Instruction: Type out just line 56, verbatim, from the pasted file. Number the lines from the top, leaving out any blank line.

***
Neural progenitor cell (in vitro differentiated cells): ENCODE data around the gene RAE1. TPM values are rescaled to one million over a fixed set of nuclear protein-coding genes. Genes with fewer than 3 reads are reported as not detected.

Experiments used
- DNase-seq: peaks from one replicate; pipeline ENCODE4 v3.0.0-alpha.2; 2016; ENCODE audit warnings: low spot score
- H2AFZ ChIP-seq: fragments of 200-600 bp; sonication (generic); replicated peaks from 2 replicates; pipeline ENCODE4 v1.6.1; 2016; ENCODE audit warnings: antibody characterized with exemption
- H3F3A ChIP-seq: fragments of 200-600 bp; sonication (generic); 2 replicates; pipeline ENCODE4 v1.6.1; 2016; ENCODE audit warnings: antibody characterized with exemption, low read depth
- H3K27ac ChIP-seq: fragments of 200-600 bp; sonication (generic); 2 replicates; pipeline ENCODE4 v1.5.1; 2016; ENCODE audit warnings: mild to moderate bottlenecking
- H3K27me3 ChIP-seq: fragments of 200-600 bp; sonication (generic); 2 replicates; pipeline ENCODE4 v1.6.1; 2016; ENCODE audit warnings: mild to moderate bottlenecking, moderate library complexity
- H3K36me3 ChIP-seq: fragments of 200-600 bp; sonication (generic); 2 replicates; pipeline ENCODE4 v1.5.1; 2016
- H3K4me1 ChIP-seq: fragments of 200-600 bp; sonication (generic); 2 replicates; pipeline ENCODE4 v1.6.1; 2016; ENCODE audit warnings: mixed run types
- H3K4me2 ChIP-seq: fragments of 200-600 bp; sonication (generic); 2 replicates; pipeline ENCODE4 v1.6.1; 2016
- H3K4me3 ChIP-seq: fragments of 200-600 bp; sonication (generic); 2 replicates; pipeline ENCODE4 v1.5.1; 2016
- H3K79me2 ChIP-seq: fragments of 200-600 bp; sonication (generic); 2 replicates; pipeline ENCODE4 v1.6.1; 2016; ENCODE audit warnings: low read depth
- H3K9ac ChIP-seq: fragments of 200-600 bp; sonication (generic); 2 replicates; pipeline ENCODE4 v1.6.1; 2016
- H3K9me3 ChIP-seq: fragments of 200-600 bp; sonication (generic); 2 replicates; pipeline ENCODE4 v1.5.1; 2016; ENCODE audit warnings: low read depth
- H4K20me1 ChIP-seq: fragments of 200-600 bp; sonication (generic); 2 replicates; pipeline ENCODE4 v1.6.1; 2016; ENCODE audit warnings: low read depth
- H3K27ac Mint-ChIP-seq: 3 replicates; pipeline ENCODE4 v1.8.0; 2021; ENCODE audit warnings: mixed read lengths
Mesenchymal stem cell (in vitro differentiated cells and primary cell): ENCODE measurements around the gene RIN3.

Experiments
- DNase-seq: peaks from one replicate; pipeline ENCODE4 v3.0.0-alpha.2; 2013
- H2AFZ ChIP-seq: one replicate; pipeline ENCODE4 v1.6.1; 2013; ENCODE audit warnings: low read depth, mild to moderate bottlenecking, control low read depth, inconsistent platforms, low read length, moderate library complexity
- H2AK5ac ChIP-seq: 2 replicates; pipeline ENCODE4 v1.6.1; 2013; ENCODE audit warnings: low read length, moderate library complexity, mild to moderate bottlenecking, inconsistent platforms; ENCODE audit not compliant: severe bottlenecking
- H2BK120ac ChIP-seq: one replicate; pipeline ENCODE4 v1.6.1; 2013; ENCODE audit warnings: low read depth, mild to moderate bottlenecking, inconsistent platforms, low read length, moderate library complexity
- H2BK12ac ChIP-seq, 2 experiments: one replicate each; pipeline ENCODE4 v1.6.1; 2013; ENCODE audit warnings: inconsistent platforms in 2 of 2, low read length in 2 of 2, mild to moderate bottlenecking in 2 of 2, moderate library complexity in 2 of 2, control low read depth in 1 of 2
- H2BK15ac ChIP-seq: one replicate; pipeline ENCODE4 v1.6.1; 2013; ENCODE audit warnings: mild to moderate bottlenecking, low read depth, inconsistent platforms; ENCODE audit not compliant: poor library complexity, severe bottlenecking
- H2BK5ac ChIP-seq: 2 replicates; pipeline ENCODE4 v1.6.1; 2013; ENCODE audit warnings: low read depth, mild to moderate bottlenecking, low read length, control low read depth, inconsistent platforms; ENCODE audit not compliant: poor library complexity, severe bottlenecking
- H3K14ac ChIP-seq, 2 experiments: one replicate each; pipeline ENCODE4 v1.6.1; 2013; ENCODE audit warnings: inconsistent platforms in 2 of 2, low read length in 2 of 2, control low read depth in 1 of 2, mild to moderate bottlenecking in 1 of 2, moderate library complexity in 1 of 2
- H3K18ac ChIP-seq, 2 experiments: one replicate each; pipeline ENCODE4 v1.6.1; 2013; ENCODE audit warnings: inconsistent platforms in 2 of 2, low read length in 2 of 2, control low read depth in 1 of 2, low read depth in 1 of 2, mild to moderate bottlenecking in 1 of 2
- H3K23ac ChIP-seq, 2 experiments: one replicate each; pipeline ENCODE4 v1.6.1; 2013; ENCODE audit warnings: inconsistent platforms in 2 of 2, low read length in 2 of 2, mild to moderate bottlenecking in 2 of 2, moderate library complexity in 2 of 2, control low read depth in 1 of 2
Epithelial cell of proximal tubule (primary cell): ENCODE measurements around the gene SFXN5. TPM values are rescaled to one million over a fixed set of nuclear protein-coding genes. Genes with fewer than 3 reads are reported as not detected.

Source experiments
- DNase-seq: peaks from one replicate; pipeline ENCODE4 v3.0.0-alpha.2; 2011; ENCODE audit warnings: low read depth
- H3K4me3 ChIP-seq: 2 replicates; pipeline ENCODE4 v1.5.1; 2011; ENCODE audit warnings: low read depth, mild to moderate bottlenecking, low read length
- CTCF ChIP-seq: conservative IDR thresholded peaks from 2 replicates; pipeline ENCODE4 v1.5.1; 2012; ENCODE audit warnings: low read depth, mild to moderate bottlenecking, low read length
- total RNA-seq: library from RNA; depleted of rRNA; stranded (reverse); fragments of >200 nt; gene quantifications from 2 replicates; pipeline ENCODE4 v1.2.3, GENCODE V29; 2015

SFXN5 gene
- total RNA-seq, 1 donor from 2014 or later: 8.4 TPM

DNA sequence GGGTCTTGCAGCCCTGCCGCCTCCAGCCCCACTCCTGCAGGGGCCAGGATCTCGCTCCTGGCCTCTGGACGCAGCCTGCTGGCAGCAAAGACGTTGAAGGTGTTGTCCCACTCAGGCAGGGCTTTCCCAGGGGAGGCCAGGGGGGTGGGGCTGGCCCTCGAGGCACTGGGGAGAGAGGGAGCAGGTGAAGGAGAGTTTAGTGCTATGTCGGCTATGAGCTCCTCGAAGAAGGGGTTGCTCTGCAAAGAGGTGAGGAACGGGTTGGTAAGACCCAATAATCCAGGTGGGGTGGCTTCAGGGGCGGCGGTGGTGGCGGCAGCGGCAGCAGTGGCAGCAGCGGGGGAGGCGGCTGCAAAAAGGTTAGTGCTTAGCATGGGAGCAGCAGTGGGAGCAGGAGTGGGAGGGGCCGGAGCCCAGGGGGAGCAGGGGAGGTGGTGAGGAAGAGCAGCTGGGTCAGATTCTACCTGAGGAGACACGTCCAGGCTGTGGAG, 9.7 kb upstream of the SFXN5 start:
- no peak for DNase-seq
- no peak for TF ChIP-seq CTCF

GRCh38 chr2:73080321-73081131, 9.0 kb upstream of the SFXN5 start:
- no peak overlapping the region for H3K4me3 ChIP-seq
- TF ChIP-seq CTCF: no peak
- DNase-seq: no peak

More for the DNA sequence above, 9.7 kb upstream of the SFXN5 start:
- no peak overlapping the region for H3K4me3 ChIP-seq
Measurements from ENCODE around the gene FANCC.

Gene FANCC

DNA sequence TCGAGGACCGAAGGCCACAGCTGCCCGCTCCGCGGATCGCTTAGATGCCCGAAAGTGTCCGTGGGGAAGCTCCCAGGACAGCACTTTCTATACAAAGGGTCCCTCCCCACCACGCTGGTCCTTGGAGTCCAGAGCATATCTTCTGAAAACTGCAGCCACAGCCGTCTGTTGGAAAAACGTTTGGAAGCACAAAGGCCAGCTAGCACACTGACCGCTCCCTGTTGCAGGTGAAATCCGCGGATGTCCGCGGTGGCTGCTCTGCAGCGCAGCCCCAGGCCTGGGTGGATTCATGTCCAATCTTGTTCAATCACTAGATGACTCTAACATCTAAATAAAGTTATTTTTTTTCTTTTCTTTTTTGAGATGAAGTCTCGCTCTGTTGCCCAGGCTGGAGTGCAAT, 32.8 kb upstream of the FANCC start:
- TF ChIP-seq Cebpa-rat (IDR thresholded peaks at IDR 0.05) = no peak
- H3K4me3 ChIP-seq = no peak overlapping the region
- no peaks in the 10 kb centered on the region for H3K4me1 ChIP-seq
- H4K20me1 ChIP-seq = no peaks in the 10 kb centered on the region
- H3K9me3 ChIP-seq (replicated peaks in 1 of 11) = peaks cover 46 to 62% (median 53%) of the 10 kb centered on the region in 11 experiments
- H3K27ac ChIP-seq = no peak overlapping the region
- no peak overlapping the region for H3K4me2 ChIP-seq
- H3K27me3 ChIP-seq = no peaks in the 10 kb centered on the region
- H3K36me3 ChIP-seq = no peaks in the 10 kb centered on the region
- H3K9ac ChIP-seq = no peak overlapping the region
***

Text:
- H3K27me3 ChIP-seq = no peaks in the 10 kb centered on the region